SAO PAULO – A leftist opposition party says Brazil is barreling toward an institutional crisis due to President Jair Bolsonaro’s lack of a coherent governing program.
In an interview with EFE, the 35-year-old chairman of the Socialism and Liberty (PSOL) party, Juliano Medeiros, said the first three months of Bolsonaro’s presidency have been worse than he and other party members had imagined.
“We’re heading for a large-scale institutional crisis, and the solutions to that crisis are even being discussed now in the financial markets” and among the dominant classes, said Medeiros, whose party holds 10 seats in the 513-seat lower house of Brazil’s Congress.
The PSOL chairman also said the result of an inquiry into suspicious movements of 1.2 million reais ($305,000) into and out of a bank account belonging to an aide to Bolsonaro’s oldest son, Flavio Bolsonaro, could exacerbate the situation further.
“There’s great discontent in Brazilian society over the government’s inability to come up with concrete solutions to problems affecting the Brazilian people,” said the chairman of the PSOL, which is allied with parties of the new European left such as Spain’s Podemos, Portugal’s Left Bloc and France’s La France Insoumise.
Instead of governing, Bolsonaro’s administration devotes itself to “provoking conflicts and launching attacks on its political adversaries,” Medeiros said.
“This is a very conservative, very reactionary government. We thought we’d have an adversary with a clear program, but what we’ve seen is an administration with different pieces that don’t fit,” he added.
Among those components, he mentioned the neo-liberal (radical free market) “nucleus” of Economy Minister Paulo Guedes; the judicial nucleus of Justice and Public Security Minister Sergio Moro, who gained fame as the lead judge in a sweeping anti-corruption investigation known as Lava Jato (Car Wash); the ideological nucleus of Women, Family and Human Rights Minister Damares Alves; and the military nucleus embodied by Vice President Hamilton Mourao.
“I think the military nucleus is the most dangerous,” Medeiros said, alluding to the rightist Bolsonaro’s fondness for Brazil’s 1964-1985 military dictatorship.
The PSOL is the party of Brazil’s first openly gay congressman, Jean Wyllys, who renounced his congressional seat in the face of death threats and is living in self-imposed exile in Europe; and of Erica Malunguinho, the first transgender lawmaker in the Legislative Assembly of Sao Paulo.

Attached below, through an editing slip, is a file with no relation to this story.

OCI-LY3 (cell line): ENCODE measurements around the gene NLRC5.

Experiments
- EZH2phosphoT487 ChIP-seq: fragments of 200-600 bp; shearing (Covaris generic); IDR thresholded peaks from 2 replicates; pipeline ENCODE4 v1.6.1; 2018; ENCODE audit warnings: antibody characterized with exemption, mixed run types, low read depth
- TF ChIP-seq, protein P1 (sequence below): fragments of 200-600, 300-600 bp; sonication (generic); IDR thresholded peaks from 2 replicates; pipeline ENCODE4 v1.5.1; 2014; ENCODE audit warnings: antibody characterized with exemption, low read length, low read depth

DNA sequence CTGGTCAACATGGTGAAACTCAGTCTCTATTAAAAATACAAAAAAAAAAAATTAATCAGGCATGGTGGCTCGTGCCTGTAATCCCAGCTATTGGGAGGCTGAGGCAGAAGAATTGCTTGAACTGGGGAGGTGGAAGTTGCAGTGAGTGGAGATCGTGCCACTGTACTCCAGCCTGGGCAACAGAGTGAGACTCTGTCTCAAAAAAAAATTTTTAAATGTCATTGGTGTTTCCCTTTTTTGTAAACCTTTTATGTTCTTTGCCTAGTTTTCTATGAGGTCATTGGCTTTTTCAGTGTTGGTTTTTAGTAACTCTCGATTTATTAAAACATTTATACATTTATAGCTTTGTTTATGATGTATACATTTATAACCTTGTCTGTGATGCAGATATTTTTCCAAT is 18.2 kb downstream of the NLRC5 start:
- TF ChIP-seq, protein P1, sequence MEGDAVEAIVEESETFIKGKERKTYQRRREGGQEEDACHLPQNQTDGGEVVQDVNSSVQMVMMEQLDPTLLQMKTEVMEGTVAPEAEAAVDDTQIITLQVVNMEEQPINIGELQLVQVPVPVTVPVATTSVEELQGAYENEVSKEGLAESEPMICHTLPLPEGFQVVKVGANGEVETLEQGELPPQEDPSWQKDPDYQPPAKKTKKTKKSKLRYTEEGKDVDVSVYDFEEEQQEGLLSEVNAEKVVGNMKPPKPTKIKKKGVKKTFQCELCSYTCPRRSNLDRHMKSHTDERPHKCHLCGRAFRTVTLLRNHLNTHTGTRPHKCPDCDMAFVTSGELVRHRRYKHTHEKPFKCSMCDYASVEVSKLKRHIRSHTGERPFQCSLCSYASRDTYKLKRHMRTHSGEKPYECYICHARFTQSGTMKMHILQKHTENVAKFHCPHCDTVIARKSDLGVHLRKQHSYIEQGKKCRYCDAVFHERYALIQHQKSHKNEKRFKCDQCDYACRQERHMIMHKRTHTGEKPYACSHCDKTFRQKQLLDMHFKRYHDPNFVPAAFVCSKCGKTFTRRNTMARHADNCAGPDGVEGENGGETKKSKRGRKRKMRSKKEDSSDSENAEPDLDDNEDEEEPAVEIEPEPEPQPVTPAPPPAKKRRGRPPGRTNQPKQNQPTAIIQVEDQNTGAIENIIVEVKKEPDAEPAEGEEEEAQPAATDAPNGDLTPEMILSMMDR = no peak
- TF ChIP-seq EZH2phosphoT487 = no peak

Rio de Janeiro city councilor Marielle Franco, an Afro-Brazilian lesbian, rights activist and vocal critic of police killings who was killed in a drive-by shooting a year ago, also was a member of the PSOL.
Medeiros said these names reflect the party’s commitment to “defending the rights of women, blacks and the right to housing.”
But the PSOL chairman called on Brazil’s main opposition force, the center-left Workers Party (PT), to stop solely focusing on securing the release from prison of former President Luiz Inacio Lula da Silva, who was convicted in 2017 of bribe-taking in a case based largely on plea-bargained testimony from people already convicted of corruption offenses.
Lula, who governed from 2003-2010, was the front-runner in last October’s presidential race until being barred from competing due to his corruption conviction.
Medeiros said a shift in the PT’s priorities is necessary in the interests of ensuring a cohesive left-wing opposition movement.
“We have our criticisms of the process that led to ex-President Lula being sent to prison (in April of last year), but that doesn’t mean we support all of his government’s policies and doesn’t mean there wasn’t corruption in PT-led governments,” he added.
He said the Brazilian left needs to focus on fighting the Bolsonaro administration’s efforts to overhaul the country’s pension system, a plan the government says will save more than 1 trillion reais over the next decade.
“It is wrong to carry out a reform that punishes contributors while large corporations are exempt from paying taxes,” Medeiros said.
The PSOL chairman said the overhaul does not have the votes to be approved at the moment due to tensions between Bolsonaro and the speaker of Brazil’s lower house of Congress, Rodrigo Maia.